1. Home
  2. Assess Students and Give Feedback
  3. Grading assessments and giving feedback in Aula

Grading assessments and giving feedback in Aula

This is a quick start guide to grading and feedback in Aula with links to the relevant advice and guidance.  

Aula assessment types 

There are two types of assessment in Aula – Handin and Turnitin.  

The native Aula assessment function is called Handin.  An introductory article on the Knowledge Base will run you through the basics. A step  by step guide will give you more information on the setup and use.  

Aula also integrates with Turnitin (and its marking tools in Grademark) which many staff will already be familiar with.  

Which assignment type should I use? 


Turnitin should be used where there is an individual text-based assignment that requires a plagiarism report.  


Handin should be used for: 

  • Group assignments 
  • Multimedia assignments 

If you need to create a group or multimedia assignment that needs elements checking for plagiarism, you can create the main submission link in Handin and a separate Turnitin link for the plagiarism check.  Notify students that they need to submit to both. With visual and audio presentations, you can ask students to upload a transcript of the audio as a word document or PDF to Turnitin.  

Grading and feedback 

This section covers: 

  • The use of rubrics in Handin and Turnitin 
  • Audio feedback 
  • Other forms of text feedback 

Using Rubrics in Aula 

Here’s a link to an article will give you a clear guide to applying and using rubrics in both Handin and Turnitin: 

How can I use rubrics for assignments in Aula? 

Audio feedback  

Audio feedback is also possible both in Turnitin and in Aula.   

In Handin, you can add your audio feedback either via the Add Feedback button underneath the grade, or in the Conversation underneath the submission.  Click the purple Plus sign in either box and record your feedback. If you use the Conversation box, this can act as a feedback diary for students which is common to all assignments.  

In Turnitin, click the Feedback Summary icon (the pencil and paper) on the right-hand side of your screen then choose the recording option.  You can offer up to 3 minutes of spoken feedback in addition to text comments.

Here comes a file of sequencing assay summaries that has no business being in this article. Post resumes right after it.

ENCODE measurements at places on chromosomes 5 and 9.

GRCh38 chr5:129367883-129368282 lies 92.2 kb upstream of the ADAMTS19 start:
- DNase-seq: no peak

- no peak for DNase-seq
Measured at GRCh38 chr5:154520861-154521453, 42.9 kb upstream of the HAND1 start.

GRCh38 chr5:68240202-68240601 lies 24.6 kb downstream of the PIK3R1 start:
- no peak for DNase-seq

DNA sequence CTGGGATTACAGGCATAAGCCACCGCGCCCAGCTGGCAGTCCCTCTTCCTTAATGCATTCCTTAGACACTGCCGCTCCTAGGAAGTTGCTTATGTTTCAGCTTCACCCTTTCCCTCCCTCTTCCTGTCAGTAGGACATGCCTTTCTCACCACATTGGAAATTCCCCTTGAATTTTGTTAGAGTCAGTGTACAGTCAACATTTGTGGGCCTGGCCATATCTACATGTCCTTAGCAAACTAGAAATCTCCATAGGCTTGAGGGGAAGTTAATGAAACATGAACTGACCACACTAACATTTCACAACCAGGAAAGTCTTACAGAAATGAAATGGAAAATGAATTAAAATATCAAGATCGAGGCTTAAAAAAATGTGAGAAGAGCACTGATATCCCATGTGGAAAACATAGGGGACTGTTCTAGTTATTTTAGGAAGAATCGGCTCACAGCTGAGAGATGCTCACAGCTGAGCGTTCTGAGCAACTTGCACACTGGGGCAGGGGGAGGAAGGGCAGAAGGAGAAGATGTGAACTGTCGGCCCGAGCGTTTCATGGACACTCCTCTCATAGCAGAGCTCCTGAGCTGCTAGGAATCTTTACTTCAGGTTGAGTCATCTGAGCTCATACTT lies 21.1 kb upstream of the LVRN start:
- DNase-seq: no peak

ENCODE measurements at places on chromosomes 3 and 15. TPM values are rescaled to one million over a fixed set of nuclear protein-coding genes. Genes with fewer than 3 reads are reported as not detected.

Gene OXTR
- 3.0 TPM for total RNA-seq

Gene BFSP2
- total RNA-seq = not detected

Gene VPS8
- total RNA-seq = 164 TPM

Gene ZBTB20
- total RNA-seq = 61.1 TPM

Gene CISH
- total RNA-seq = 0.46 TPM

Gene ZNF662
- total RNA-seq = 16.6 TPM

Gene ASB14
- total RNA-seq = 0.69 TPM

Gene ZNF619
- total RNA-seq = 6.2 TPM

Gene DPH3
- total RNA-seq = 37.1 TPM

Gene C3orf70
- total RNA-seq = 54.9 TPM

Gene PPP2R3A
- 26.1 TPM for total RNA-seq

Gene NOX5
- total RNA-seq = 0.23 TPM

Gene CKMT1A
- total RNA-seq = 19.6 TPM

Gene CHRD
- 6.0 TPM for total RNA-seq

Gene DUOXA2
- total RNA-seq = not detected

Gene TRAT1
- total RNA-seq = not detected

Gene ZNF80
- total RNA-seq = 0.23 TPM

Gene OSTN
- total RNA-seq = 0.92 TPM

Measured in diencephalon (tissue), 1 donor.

Different Types of Text feedback 

There are several options for giving text feedback in both assessment types. 

In Turnitin, you can add text feedback either directly into the script or through the three blue icons on the right-hand side (see image above: 

  • Click on the tick to add Quickmarks to the text.  These are commonly used feedback words or short phrases which you can add and share.  Just drag and drop onto the text where you need them. 
  • Clicking anywhere on the text will bring up three feedback options, as shown below. 
  • The tick will bring up the Quickmarks.  The Comment bubble will allow you to enter text and place an icon in the relevant part of the script which the student can click on to expand and read your feedback.   

The T icon allows you to write a comment directly inline with the text.  

  • The Feedback Summary (which we met in the Audio feedback section) can also be used to add text comments 
  • Finally, the rubric will have elements where you can enter text and score against a criteria.  

 in Handin, your options for text feedback are: 

  •  to type directly into the Feedback box on the right-hand side (being careful to remember to save your feedback before moving on to the next student) 
  •  or (recommended if using non-rubric feedback) to attach a feedback file using the plus icon in either the feedback box or in the conversation.  
  • Via an attached rubric 
  • With group feedback, you can choose to apply the same feedback to all students (with the option to add individual feedback through the conversation), or to choose individual feedback.  Both options are available via a tickbox in the feedback box on the right-hand side.  


  • Amanda Black

    By day, a learning technology manager more interested in tech-enabled engagement, collaboration and knowledge sharing than the latest gizmo. Huge ambivalence to social media and hatred of algorithmic bias. By night, a turner-off-of-technology and teen-wrangler.

  • Martin Jenkins

    Head of Academic Development. Keen interest in things digital.

Updated on December 16, 2020

Was this article helpful?